Albinos are targeted for slaughter in Reel World fest entry Hue.
HUE: A MATTER OF COLOUR (Vic Sarin). See listings. Rating: NNN
You'd be hard pressed to find a more appropriate setting for Vic Sarin's Hue: A Matter Of Colour than Reel World, the festival that prides itself on representing racially diverse communities in its program of films and music videos.
Sarin tackles the complicated subject of colourism, discrimination against people with darker skin within races or ethnic groups. Among many others, he finds Indian girls who hide from the sun because a tan might reduce their prospects for an arranged marriage, and an East Asian woman who's developed a lucrative skin-lightening treatment.
It's an issue that arises even among Toronto's minorities. Local filmmaker Nayani Thiyagarajah explores such internalized discrimination in her short Shadeism, which you can view online.
Sarin expands on the topic in a globe-trotting journey that takes him from Brazil to the Philippines. Many of his subjects are women who share heartbreaking stories about the colourism that comes not just from strangers, but tragically from their own families, too.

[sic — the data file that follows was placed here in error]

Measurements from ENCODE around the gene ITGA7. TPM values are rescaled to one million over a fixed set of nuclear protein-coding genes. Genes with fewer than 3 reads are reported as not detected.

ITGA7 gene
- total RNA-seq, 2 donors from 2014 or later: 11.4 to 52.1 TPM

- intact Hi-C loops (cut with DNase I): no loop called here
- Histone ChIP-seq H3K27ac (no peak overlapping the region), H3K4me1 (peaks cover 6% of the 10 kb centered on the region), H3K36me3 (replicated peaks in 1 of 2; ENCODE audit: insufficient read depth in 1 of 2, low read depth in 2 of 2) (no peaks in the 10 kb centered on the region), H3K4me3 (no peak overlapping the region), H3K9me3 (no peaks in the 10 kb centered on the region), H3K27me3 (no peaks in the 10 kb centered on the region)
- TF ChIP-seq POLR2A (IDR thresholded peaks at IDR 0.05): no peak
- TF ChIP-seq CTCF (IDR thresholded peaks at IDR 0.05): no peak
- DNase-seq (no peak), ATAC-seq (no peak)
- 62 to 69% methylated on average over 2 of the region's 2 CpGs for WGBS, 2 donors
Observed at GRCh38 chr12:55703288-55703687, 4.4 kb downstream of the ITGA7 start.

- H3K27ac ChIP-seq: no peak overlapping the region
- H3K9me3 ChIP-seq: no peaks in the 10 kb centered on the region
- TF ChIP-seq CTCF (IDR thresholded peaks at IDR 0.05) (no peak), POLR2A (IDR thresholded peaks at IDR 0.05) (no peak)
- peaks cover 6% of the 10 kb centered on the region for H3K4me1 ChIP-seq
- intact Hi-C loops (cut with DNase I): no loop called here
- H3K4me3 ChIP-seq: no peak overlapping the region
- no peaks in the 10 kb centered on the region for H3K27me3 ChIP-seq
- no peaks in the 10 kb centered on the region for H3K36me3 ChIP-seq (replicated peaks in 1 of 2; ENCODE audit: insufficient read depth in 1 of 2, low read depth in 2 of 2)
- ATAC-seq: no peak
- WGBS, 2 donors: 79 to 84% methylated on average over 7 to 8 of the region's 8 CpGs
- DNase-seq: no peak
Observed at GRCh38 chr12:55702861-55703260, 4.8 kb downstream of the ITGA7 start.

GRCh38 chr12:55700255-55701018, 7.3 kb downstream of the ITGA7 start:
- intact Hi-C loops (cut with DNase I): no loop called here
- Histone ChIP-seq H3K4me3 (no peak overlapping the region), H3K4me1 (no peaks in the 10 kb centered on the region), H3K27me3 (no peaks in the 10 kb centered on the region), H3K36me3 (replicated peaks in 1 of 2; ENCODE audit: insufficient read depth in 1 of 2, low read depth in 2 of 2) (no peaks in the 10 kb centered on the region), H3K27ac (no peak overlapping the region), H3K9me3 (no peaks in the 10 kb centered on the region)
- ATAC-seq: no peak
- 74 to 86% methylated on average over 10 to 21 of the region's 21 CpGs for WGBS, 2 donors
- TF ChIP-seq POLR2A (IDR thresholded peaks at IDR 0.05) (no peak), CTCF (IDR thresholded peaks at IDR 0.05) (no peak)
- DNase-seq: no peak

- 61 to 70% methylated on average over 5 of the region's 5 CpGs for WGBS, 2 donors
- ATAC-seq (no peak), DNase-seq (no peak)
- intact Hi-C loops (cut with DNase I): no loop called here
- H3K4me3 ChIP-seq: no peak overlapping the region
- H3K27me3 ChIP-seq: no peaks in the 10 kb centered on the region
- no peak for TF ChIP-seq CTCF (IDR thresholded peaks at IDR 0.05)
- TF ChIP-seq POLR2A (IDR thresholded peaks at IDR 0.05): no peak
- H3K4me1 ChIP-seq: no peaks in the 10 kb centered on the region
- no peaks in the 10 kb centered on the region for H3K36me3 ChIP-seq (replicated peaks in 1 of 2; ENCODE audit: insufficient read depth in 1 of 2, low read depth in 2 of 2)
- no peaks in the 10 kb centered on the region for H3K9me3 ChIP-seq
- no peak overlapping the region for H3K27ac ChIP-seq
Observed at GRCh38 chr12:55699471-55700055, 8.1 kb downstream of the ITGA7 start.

Sarin is of Indian descent, though with his olive complexion he could easily pass for Portuguese. He frequently interjects his own experience, which sometimes distracts from the far more severe, emotionally scarring experiences of his subjects.
At one point, Sarin visits Tanzania, where albino children are targeted for slaughter by witch doctors. The story that emerges here is so horrific and gut-wrenching, it will steal the colour from your face.
Hue screens at the Reel World Film Festival on April 5, 5:30 pm, at Canada Square Cinemas, and April 11, 12:30 pm, at Markham's Cornell Community Centre & Library.